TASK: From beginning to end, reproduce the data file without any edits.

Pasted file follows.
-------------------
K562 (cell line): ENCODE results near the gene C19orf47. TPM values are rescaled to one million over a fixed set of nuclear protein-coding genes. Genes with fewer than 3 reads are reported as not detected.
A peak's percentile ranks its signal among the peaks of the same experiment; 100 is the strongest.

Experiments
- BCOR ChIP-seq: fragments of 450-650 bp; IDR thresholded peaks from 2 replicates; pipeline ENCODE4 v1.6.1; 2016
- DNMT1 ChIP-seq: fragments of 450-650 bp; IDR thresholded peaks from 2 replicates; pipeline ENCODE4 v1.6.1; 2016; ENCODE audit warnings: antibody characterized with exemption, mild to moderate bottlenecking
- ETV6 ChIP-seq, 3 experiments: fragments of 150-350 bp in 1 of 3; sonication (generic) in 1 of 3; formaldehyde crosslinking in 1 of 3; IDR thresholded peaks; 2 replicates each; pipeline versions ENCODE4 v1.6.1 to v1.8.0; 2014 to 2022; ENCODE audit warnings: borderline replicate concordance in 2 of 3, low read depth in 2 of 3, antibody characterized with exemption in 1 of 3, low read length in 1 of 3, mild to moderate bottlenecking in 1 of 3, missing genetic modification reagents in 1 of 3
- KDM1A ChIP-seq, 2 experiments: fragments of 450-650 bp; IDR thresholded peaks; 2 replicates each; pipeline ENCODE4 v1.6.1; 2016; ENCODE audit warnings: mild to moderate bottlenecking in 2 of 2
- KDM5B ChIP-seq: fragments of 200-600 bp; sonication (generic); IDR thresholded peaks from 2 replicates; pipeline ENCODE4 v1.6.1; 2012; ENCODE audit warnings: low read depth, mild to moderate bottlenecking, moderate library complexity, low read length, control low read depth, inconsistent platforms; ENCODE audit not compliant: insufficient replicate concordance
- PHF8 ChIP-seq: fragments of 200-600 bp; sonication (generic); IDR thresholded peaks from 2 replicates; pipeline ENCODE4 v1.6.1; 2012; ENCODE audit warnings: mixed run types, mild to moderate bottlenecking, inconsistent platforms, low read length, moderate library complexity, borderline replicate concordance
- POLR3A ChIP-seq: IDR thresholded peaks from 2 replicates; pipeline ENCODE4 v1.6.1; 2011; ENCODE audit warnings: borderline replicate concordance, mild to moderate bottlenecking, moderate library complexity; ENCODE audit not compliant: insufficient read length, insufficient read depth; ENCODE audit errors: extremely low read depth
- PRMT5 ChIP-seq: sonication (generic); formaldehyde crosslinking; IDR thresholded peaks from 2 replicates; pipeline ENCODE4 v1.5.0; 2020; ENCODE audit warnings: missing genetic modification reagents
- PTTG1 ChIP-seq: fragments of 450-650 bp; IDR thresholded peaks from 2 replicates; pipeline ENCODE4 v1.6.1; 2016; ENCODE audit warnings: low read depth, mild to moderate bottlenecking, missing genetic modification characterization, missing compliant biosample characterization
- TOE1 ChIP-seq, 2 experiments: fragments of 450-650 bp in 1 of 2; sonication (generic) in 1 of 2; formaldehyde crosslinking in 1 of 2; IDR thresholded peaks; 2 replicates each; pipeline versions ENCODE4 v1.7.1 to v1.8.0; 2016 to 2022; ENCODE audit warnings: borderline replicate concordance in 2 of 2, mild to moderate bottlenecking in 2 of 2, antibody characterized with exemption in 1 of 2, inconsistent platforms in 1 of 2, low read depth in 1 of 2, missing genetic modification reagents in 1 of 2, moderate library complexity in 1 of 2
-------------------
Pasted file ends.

K562 (cell line): ENCODE results near the gene C19orf47. TPM values are rescaled to one million over a fixed set of nuclear protein-coding genes. Genes with fewer than 3 reads are reported as not detected.
A peak's percentile ranks its signal among the peaks of the same experiment; 100 is the strongest.

Experiments
- BCOR ChIP-seq: fragments of 450-650 bp; IDR thresholded peaks from 2 replicates; pipeline ENCODE4 v1.6.1; 2016
- DNMT1 ChIP-seq: fragments of 450-650 bp; IDR thresholded peaks from 2 replicates; pipeline ENCODE4 v1.6.1; 2016; ENCODE audit warnings: antibody characterized with exemption, mild to moderate bottlenecking
- ETV6 ChIP-seq, 3 experiments: fragments of 150-350 bp in 1 of 3; sonication (generic) in 1 of 3; formaldehyde crosslinking in 1 of 3; IDR thresholded peaks; 2 replicates each; pipeline versions ENCODE4 v1.6.1 to v1.8.0; 2014 to 2022; ENCODE audit warnings: borderline replicate concordance in 2 of 3, low read depth in 2 of 3, antibody characterized with exemption in 1 of 3, low read length in 1 of 3, mild to moderate bottlenecking in 1 of 3, missing genetic modification reagents in 1 of 3
- KDM1A ChIP-seq, 2 experiments: fragments of 450-650 bp; IDR thresholded peaks; 2 replicates each; pipeline ENCODE4 v1.6.1; 2016; ENCODE audit warnings: mild to moderate bottlenecking in 2 of 2
- KDM5B ChIP-seq: fragments of 200-600 bp; sonication (generic); IDR thresholded peaks from 2 replicates; pipeline ENCODE4 v1.6.1; 2012; ENCODE audit warnings: low read depth, mild to moderate bottlenecking, moderate library complexity, low read length, control low read depth, inconsistent platforms; ENCODE audit not compliant: insufficient replicate concordance
- PHF8 ChIP-seq: fragments of 200-600 bp; sonication (generic); IDR thresholded peaks from 2 replicates; pipeline ENCODE4 v1.6.1; 2012; ENCODE audit warnings: mixed run types, mild to moderate bottlenecking, inconsistent platforms, low read length, moderate library complexity, borderline replicate concordance
- POLR3A ChIP-seq: IDR thresholded peaks from 2 replicates; pipeline ENCODE4 v1.6.1; 2011; ENCODE audit warnings: borderline replicate concordance, mild to moderate bottlenecking, moderate library complexity; ENCODE audit not compliant: insufficient read length, insufficient read depth; ENCODE audit errors: extremely low read depth
- PRMT5 ChIP-seq: sonication (generic); formaldehyde crosslinking; IDR thresholded peaks from 2 replicates; pipeline ENCODE4 v1.5.0; 2020; ENCODE audit warnings: missing genetic modification reagents
- PTTG1 ChIP-seq: fragments of 450-650 bp; IDR thresholded peaks from 2 replicates; pipeline ENCODE4 v1.6.1; 2016; ENCODE audit warnings: low read depth, mild to moderate bottlenecking, missing genetic modification characterization, missing compliant biosample characterization
- TOE1 ChIP-seq, 2 experiments: fragments of 450-650 bp in 1 of 2; sonication (generic) in 1 of 2; formaldehyde crosslinking in 1 of 2; IDR thresholded peaks; 2 replicates each; pipeline versions ENCODE4 v1.7.1 to v1.8.0; 2016 to 2022; ENCODE audit warnings: borderline replicate concordance in 2 of 2, mild to moderate bottlenecking in 2 of 2, antibody characterized with exemption in 1 of 2, inconsistent platforms in 1 of 2, low read depth in 1 of 2, missing genetic modification reagents in 1 of 2, moderate library complexity in 1 of 2